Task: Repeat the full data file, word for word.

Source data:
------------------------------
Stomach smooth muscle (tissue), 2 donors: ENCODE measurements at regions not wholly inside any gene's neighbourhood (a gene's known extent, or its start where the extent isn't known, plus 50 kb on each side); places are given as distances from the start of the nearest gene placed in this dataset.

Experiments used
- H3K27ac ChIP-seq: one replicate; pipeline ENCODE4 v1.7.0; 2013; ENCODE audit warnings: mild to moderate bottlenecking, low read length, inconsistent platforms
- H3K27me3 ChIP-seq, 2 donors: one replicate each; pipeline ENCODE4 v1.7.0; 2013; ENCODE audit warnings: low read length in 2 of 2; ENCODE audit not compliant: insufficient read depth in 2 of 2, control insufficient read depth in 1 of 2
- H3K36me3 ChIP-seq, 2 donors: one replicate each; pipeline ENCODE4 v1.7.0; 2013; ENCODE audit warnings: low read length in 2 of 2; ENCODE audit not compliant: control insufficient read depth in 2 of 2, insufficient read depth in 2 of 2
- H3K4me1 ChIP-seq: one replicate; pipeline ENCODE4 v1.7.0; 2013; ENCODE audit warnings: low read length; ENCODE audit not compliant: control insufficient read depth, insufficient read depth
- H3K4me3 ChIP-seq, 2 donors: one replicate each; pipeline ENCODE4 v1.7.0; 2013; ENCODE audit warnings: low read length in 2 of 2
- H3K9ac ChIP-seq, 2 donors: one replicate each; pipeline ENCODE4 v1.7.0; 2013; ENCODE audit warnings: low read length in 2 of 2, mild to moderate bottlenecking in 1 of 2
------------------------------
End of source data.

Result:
Stomach smooth muscle (tissue), 2 donors: ENCODE measurements at regions not wholly inside any gene's neighbourhood (a gene's known extent, or its start where the extent isn't known, plus 50 kb on each side); places are given as distances from the start of the nearest gene placed in this dataset.

Experiments used
- H3K27ac ChIP-seq: one replicate; pipeline ENCODE4 v1.7.0; 2013; ENCODE audit warnings: mild to moderate bottlenecking, low read length, inconsistent platforms
- H3K27me3 ChIP-seq, 2 donors: one replicate each; pipeline ENCODE4 v1.7.0; 2013; ENCODE audit warnings: low read length in 2 of 2; ENCODE audit not compliant: insufficient read depth in 2 of 2, control insufficient read depth in 1 of 2
- H3K36me3 ChIP-seq, 2 donors: one replicate each; pipeline ENCODE4 v1.7.0; 2013; ENCODE audit warnings: low read length in 2 of 2; ENCODE audit not compliant: control insufficient read depth in 2 of 2, insufficient read depth in 2 of 2
- H3K4me1 ChIP-seq: one replicate; pipeline ENCODE4 v1.7.0; 2013; ENCODE audit warnings: low read length; ENCODE audit not compliant: control insufficient read depth, insufficient read depth
- H3K4me3 ChIP-seq, 2 donors: one replicate each; pipeline ENCODE4 v1.7.0; 2013; ENCODE audit warnings: low read length in 2 of 2
- H3K9ac ChIP-seq, 2 donors: one replicate each; pipeline ENCODE4 v1.7.0; 2013; ENCODE audit warnings: low read length in 2 of 2, mild to moderate bottlenecking in 1 of 2